The simplest answer to the question “Who needs Operational Due Diligence?” is “Who doesn’t?”
Allocators to investment managers and funds, for example private banks, family offices, wealth managers, pension funds and funds of funds, need to be confident that the structure and operational organisation of the managers entrusted with capital, are sound. Investment managers of hedge funds, private markets funds, crypto funds and indeed straightforward long-only equity funds, require assurance that the core service providers they are working with are also reputable.
Furthermore, all parties in the investment value chain should be certain that their IT systems and processes are protected as much as possible from cyberattacks, phishing, ransomware, and the many other bugbears of the digital world. Last November, Dechert LLP noted: “Our research… showed that privacy and data security is a widespread concern for managers, with 69% of respondents now taking this into consideration when contemplating investments”.
With all this in mind it is not surprising that more and more allocators, investment managers and service providers currently commission detailed Operational Due Diligence (ODD) reviews by experts such as perfORM. The cost of carrying out ODD is very low compared with the potential risks and financial implications of not doing it. ODD has become a key component of the investment process and the value of the assurance derived from detailed research cannot be understated.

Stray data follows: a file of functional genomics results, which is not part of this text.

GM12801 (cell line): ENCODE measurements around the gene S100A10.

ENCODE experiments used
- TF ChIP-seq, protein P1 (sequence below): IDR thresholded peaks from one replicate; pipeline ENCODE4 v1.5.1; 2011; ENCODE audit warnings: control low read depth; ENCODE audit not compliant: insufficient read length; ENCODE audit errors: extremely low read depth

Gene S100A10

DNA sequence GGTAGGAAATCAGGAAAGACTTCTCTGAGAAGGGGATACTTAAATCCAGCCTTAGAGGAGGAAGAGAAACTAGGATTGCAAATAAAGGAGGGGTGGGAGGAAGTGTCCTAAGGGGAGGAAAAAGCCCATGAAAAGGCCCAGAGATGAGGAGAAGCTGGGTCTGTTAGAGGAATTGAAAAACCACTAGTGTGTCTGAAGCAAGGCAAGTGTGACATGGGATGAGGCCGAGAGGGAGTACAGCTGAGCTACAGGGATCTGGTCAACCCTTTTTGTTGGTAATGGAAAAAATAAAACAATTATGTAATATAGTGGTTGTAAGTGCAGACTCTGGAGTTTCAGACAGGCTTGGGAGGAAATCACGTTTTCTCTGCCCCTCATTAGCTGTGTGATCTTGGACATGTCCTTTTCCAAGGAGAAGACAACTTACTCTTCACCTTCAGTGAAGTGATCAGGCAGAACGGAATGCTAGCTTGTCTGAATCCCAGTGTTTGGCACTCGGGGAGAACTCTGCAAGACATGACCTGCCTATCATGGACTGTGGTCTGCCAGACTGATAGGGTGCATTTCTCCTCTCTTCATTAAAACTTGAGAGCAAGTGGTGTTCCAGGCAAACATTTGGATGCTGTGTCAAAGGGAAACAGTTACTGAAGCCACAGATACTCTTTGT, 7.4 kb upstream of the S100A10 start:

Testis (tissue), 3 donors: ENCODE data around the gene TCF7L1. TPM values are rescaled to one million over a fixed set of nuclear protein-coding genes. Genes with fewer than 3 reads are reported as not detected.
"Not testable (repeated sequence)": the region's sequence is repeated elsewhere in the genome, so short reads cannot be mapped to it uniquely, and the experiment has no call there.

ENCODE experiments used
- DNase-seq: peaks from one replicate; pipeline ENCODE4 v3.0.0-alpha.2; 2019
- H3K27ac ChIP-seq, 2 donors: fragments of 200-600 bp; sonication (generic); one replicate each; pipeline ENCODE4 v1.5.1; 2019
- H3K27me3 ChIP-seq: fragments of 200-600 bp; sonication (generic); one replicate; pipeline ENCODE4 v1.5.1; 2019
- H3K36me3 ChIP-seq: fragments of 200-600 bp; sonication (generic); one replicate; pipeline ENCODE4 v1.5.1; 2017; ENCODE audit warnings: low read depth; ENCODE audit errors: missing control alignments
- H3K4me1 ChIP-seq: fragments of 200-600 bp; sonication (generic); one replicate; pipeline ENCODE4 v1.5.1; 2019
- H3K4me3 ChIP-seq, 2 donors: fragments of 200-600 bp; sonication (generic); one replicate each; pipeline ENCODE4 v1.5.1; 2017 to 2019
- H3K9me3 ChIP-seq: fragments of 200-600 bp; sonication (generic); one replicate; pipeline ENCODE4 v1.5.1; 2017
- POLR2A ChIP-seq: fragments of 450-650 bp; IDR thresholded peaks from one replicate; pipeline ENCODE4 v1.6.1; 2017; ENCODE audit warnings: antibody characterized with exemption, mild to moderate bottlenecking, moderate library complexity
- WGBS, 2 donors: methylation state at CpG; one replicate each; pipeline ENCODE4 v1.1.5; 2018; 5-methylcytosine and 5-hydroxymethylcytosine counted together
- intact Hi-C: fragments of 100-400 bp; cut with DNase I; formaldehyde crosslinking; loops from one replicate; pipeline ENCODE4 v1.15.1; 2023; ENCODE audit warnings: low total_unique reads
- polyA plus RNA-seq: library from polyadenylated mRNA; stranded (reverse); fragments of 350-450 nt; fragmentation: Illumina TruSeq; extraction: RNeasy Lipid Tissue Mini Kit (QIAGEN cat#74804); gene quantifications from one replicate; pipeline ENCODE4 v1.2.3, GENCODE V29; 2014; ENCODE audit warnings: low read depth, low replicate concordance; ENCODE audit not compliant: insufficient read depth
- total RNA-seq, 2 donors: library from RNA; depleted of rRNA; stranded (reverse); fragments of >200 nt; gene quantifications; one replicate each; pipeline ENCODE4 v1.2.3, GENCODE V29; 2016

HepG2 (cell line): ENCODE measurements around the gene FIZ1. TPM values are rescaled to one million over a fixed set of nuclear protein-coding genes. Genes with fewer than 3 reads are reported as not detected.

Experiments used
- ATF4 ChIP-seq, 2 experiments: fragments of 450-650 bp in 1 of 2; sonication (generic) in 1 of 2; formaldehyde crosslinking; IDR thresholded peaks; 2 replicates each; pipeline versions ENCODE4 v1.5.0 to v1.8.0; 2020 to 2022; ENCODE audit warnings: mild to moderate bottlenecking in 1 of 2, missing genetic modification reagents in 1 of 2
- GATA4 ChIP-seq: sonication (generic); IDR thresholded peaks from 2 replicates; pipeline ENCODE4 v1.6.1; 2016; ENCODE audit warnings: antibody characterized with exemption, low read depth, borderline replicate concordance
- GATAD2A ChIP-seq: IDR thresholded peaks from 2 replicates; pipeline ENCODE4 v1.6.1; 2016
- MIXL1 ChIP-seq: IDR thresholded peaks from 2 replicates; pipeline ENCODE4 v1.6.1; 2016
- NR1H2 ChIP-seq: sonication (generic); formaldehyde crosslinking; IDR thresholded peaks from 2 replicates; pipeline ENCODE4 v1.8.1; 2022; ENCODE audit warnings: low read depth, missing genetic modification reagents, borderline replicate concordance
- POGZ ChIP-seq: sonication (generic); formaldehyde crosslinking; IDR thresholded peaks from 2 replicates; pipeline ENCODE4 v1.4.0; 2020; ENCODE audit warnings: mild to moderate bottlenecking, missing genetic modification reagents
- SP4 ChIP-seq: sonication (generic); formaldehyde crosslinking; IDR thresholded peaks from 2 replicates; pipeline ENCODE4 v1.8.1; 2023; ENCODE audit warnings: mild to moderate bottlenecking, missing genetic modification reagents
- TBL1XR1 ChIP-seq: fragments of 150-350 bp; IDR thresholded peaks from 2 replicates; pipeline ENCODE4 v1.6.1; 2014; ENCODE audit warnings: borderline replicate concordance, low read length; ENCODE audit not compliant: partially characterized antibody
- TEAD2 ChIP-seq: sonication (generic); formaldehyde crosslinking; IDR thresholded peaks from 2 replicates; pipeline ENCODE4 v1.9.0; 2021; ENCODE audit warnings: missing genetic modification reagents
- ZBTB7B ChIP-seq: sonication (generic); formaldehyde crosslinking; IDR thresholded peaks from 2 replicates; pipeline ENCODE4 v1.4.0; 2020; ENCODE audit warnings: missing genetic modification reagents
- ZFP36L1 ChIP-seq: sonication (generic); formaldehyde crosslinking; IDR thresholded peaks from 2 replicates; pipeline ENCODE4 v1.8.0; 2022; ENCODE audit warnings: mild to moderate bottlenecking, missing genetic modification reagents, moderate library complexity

New asset classes require new solutions, and it is arguable that the rapid growth in private capital (170% in the decade following 2009 according to McKinsey), and the even more meteoric rise in crypto assets, projected to be US$2.2bn by 2026, have underlined the critical role of ODD within the investment mainstream.
Take crypto as an example. While ODD checks on a hedge fund include verification of the trading processes, risk management frameworks, valuation methodology, disaster recovery structures, and cyber-protection, crypto adds another dimension. A notable risk area for crypto is asset security as many crypto managers have chosen not to outsource custody, which requires detailed ODD examination on a case-by-case basis.
Crypto exchanges also add a further layer of complexity given that, once appointed, these become core service providers, and thus are subject to a range of checks to ensure operational efficiency, durability of structures, transparency, and so on.
ODD knows no geographical boundaries. perfORM, for example, has recently been tasked by a wealth manager in Oregon, USA, to undertake a review of an investment manager in Southeast Asia. We anticipate further transnational mandates as recognition of the key role that ODD plays in the investment process continues to expand.
In summary, and to come back to our initial question of who needs ODD, any allocator who wants to ensure that they are fully aware of the non-investment risk posed by their prospective, and existing, investments, should be carrying out sufficient ODD.
To find out more or if you have any questions, please contact Quentin directly.